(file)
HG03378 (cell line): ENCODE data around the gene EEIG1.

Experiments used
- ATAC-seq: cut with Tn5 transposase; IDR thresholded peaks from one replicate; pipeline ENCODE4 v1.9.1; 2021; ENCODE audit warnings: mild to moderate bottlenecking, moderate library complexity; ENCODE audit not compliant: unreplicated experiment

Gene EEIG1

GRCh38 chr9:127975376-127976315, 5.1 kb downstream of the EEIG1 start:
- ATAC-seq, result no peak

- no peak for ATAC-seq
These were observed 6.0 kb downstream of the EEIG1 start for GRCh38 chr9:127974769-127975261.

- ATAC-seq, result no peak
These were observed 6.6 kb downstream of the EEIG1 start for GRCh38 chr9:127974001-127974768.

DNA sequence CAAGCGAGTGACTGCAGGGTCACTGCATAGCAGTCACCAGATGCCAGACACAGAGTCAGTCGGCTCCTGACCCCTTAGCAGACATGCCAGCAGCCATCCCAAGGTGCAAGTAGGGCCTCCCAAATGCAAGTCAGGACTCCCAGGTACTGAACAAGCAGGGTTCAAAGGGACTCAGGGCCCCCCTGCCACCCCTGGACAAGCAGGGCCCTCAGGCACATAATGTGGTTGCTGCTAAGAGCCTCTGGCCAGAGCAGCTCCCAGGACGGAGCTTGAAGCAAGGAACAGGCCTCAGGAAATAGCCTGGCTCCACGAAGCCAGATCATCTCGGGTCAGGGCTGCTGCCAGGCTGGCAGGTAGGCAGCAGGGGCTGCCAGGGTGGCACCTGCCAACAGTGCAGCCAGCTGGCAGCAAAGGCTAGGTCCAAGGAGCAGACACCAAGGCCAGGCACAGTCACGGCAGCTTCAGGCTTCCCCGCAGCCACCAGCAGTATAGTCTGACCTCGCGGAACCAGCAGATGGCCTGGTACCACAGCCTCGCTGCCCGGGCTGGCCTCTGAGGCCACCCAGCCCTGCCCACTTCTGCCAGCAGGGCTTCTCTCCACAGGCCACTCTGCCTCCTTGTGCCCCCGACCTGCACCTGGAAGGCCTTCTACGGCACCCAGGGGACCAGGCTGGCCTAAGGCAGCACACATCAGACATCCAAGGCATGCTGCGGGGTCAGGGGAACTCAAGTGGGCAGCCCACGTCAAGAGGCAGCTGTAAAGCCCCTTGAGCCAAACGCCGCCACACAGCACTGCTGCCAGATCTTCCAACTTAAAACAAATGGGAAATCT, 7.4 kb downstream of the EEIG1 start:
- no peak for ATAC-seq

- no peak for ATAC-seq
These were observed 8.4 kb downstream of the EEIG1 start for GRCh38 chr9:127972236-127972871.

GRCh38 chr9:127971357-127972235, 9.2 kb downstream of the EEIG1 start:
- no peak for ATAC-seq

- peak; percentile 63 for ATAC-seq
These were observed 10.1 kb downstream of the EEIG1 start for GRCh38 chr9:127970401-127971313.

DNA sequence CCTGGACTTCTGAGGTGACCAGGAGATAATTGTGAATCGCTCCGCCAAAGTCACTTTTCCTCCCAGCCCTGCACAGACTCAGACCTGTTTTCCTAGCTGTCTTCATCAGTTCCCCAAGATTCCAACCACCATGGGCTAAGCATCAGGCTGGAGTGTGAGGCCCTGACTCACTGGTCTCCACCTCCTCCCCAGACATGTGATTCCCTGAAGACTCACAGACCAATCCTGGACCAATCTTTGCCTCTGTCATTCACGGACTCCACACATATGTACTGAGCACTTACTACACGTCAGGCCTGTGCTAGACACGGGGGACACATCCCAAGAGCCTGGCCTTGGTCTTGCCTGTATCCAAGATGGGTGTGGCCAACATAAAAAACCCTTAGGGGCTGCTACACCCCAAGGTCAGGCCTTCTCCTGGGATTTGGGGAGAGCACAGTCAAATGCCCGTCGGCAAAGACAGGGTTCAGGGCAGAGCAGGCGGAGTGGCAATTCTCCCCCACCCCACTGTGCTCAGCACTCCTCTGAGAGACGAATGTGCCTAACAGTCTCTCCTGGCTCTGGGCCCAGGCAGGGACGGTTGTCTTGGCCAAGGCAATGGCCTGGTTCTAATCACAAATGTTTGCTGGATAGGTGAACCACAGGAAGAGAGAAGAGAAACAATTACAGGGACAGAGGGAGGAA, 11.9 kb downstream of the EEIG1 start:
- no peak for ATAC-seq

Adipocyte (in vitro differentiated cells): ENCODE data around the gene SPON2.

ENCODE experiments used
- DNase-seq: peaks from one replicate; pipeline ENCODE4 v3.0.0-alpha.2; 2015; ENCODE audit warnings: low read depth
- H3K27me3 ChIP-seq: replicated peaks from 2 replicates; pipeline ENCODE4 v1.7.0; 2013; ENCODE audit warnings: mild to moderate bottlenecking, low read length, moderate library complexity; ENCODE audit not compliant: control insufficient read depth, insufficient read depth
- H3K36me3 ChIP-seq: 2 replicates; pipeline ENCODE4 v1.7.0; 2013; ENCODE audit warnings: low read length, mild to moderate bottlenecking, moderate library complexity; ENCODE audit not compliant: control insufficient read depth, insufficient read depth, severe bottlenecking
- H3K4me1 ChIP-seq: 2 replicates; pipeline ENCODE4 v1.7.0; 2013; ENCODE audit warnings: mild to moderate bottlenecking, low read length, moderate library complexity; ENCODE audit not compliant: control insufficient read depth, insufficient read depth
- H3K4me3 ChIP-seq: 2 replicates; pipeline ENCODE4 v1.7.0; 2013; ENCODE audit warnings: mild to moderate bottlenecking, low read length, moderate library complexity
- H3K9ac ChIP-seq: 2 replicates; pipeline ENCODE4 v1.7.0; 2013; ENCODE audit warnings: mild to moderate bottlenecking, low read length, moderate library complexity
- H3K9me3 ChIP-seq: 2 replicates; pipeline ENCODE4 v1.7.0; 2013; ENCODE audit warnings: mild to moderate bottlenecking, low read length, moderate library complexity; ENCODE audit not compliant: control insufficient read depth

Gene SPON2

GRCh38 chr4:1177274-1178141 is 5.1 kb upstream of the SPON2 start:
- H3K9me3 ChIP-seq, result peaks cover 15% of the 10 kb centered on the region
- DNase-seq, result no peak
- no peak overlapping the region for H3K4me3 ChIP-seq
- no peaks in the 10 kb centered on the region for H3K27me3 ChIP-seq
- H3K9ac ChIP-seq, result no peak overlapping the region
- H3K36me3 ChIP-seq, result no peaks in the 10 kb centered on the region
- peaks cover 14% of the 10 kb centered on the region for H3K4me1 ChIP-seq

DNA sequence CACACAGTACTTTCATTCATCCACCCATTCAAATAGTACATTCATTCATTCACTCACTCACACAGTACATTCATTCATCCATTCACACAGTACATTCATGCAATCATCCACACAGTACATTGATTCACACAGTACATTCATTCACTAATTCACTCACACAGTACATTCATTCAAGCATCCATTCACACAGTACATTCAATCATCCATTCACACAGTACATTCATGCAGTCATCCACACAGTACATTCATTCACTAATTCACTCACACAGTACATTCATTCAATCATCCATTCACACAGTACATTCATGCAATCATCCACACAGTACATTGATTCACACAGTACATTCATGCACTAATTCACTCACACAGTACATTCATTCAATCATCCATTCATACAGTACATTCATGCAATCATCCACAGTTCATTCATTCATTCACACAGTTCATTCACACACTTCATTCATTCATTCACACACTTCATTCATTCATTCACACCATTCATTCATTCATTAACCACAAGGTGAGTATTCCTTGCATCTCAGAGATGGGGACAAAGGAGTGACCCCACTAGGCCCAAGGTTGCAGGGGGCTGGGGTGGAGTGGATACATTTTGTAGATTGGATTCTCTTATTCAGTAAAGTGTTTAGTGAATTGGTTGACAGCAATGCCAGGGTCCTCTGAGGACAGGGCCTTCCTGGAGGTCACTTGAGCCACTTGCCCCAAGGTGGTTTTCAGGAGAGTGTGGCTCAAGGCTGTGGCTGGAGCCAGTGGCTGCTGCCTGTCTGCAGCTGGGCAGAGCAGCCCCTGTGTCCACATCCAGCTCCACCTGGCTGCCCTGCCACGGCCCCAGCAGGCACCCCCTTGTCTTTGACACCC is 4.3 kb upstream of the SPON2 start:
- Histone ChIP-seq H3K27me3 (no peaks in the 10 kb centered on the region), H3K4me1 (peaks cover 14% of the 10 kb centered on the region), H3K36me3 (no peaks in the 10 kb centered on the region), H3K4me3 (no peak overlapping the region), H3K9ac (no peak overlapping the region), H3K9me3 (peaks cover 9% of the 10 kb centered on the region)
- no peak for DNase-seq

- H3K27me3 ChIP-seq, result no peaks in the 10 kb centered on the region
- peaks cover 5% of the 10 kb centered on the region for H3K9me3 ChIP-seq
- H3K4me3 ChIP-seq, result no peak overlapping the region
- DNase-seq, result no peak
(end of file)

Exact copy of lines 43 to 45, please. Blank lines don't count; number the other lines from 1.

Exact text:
- peaks cover 5% of the 10 kb centered on the region for H3K9me3 ChIP-seq
- H3K4me3 ChIP-seq, result no peak overlapping the region
- DNase-seq, result no peak